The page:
“I identify as Mexican. I was born in Mexico, and I have always been very proud of my heritage. I am really thankful to my parents for that, because I understand many people lost that appreciation and knowledge about their culture to assimilate in the US. I am also a Dreamer. I came to the US with my family to pursue a better future, but I have always held on to the values and traditions from my motherland.”

Pete Delgado, President and CEO, Salinas Valley Memorial Healthcare System

“I’m a Tejano. My ancestors came from the Canary Islands in the early 1700s and settled in what today we call San Antonio, Texas. San Antonio, as you know, was under the French rule, then Spanish, then part of Mexico. Ultimately, Mexico sold all the land north of the Rio Grande to the US. Of course, I have a strong Mexico influence. I embrace the Mexican culture as well as our American culture—but at the end of the day, I’m a Tejano.”

Ruth Giansante, SVP of Finance Services, World Fuel Services

“Being half Puerto Rican and half Italian, I’ve always believed the term Latin is more appropriate to identify myself since it represents not only people from Spanish-speaking countries but also from countries speaking other romance languages such as Italian, Portuguese, and French. After all, Italy was the birthplace of Latin culture. My youngest brother coined the term Boricualianos to refer to us, which I think is brilliant as well!”

Jose Medina, President, RT ProExec

“I am certainly proud of my heritage, but as far as I see it, I am an American—and very grateful for that. Many are born in America, and hence consider themselves American. I value the fact that I was not born here but chose and was accepted to be an American.”

Margarita Pineda-Ucero, Corporate Board Director, Advisor in Business Transformation, and Founder, Women Dignity Alliance

“I use Hispanic as a generic description, Latina when being more specific, Mexican when being explicit about my ethnic background, and Mexican American when describing my mixed cultural identity:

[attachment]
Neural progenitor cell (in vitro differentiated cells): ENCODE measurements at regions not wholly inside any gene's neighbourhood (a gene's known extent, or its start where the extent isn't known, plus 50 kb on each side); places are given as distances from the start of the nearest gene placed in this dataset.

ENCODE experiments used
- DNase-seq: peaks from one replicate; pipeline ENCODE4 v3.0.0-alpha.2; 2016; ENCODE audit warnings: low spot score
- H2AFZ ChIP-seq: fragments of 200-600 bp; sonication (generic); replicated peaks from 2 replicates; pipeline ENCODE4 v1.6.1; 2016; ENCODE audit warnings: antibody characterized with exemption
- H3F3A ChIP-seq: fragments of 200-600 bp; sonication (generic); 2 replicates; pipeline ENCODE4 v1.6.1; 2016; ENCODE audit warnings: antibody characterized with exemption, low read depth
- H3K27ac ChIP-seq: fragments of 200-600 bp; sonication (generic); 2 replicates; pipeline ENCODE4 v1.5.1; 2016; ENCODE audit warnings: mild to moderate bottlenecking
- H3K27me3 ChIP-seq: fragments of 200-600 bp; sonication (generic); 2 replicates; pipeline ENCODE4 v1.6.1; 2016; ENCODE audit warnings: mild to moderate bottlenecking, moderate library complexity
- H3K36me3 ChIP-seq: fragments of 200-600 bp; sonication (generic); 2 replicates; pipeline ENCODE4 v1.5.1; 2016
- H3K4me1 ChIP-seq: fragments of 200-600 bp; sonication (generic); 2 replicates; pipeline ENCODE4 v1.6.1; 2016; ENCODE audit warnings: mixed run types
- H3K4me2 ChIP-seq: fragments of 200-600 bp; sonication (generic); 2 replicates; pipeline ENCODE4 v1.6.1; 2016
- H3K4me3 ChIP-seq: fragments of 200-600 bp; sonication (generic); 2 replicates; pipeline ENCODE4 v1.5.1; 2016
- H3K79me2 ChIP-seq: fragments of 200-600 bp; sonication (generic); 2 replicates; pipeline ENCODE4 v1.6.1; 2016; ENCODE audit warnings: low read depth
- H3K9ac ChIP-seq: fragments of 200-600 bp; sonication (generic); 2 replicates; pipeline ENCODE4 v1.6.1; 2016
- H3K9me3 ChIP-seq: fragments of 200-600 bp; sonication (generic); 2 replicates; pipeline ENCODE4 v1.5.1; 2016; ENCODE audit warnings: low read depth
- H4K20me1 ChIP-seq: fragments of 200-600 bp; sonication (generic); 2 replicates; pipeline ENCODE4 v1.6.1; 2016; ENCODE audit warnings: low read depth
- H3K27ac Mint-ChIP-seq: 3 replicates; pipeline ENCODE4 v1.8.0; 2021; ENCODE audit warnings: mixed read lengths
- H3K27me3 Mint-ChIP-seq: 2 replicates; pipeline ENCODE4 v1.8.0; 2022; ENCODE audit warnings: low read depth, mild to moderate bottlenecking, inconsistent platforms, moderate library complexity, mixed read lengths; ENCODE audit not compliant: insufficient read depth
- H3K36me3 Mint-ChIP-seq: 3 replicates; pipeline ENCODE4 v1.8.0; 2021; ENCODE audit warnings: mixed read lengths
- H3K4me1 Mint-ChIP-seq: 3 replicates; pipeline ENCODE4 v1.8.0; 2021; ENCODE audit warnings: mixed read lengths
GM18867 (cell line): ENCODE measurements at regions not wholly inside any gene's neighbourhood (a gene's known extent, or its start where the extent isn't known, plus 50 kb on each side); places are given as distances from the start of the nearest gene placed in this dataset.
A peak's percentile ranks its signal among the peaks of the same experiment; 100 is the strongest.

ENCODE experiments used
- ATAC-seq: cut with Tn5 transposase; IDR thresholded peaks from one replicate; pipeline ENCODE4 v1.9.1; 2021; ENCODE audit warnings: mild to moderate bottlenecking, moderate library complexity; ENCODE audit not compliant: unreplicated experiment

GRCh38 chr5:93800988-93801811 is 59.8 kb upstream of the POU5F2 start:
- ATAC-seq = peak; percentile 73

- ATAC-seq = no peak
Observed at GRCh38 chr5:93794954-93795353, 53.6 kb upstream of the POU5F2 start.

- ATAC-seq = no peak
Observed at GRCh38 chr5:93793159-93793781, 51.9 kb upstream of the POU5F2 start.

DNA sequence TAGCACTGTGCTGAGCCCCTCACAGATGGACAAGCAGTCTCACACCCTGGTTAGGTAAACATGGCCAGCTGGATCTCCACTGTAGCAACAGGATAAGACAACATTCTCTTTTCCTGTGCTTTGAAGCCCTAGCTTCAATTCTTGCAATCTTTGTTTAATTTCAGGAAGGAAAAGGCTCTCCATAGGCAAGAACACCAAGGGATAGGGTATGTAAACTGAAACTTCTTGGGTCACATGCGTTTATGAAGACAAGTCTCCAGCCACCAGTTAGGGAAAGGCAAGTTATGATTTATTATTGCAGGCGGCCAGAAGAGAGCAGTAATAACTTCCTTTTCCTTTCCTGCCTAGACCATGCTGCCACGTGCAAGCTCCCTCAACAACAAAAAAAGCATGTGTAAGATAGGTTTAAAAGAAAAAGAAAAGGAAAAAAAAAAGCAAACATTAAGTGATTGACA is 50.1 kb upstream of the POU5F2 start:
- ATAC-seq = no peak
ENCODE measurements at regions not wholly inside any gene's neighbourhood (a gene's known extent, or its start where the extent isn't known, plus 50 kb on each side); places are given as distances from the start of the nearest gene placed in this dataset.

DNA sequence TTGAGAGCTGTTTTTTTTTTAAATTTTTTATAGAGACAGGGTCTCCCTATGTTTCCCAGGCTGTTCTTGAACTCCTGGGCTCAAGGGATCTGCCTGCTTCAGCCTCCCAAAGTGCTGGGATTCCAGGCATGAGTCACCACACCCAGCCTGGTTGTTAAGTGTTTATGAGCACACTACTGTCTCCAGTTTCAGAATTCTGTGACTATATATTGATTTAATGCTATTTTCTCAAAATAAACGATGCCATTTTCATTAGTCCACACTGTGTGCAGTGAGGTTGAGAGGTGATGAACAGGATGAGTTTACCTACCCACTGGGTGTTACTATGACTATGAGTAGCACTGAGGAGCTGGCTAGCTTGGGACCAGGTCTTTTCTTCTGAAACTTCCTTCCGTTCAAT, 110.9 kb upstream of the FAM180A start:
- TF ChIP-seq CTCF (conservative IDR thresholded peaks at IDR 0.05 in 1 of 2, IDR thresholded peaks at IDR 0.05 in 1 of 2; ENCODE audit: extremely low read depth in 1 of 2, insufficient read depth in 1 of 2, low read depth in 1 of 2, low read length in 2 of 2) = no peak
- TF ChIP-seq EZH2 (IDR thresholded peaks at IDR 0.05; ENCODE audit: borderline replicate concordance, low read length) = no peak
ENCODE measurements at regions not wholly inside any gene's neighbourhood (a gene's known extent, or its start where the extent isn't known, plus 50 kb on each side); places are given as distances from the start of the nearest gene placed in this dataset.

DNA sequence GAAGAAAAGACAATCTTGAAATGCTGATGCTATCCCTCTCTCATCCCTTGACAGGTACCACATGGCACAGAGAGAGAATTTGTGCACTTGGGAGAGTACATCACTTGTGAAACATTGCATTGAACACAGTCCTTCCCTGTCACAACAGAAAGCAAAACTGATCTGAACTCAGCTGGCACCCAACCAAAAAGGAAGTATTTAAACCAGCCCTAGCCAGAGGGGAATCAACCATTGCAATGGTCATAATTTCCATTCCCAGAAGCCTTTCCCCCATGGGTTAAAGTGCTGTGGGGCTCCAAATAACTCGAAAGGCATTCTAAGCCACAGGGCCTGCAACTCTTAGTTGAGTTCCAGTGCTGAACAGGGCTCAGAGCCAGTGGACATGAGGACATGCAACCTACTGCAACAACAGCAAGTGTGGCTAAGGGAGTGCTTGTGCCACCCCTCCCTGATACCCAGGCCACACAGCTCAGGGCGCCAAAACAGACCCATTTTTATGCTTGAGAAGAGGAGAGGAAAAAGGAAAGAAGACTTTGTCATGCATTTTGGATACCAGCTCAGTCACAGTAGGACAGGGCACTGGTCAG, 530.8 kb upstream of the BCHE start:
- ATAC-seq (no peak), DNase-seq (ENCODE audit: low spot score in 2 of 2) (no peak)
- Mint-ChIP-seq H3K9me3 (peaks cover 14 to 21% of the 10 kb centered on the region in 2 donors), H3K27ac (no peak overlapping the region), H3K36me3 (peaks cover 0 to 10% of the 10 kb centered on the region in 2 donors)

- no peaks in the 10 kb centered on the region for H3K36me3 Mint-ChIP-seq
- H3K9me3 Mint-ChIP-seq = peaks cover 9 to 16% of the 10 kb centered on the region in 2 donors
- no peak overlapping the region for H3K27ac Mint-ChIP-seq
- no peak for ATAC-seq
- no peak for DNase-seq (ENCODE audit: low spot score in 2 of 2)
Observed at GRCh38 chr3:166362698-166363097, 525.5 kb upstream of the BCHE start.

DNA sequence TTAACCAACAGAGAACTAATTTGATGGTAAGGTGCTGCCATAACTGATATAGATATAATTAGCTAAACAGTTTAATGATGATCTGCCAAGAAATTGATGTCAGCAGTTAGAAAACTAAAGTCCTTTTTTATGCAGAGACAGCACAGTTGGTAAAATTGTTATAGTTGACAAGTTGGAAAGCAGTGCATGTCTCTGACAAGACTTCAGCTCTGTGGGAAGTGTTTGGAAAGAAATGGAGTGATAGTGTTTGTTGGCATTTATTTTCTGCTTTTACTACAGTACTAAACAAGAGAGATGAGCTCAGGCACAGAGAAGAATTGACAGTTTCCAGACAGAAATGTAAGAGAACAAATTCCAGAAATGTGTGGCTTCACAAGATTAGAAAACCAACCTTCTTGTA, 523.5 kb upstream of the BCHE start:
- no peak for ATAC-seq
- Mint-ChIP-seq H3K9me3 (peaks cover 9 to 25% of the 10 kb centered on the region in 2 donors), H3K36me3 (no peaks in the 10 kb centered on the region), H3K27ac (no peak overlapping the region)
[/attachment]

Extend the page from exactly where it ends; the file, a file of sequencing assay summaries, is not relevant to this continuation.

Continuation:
Hispanic, because Spanish was my first language and I connect deeply with the beauty that the Spanish culture brought to Latin America.

Latina, because I am a woman with deep roots and traditions that are characteristic of individuals across Latin American countries.

Mexican, because it is the country where I was born, grew up, have family, and have cultural heritage from.

“I am also an American. I became a US citizen when I knew in my heart that I would be willing to die defending what the USA stands for . . . So, I also define myself as Mexican American.”

Ignacio Martinez, VP of Security, Risk & Compliance, Smartsheet

“My world changed about six months ago when one of my boys urged us to do genetic [ancestry] testing. I thought it would confirm what I had figured out about my heritage. Boy, was I wrong. The results came back showing I was nearly all Spanish—a majority from south-central Spain and second from the Basque region of northern Spain/southern France. I scratched my head and realized I had to do some digging.”

Read Martinez’s Full Response


Related Links

Yovany Jerez Shines a Light on Latino Identity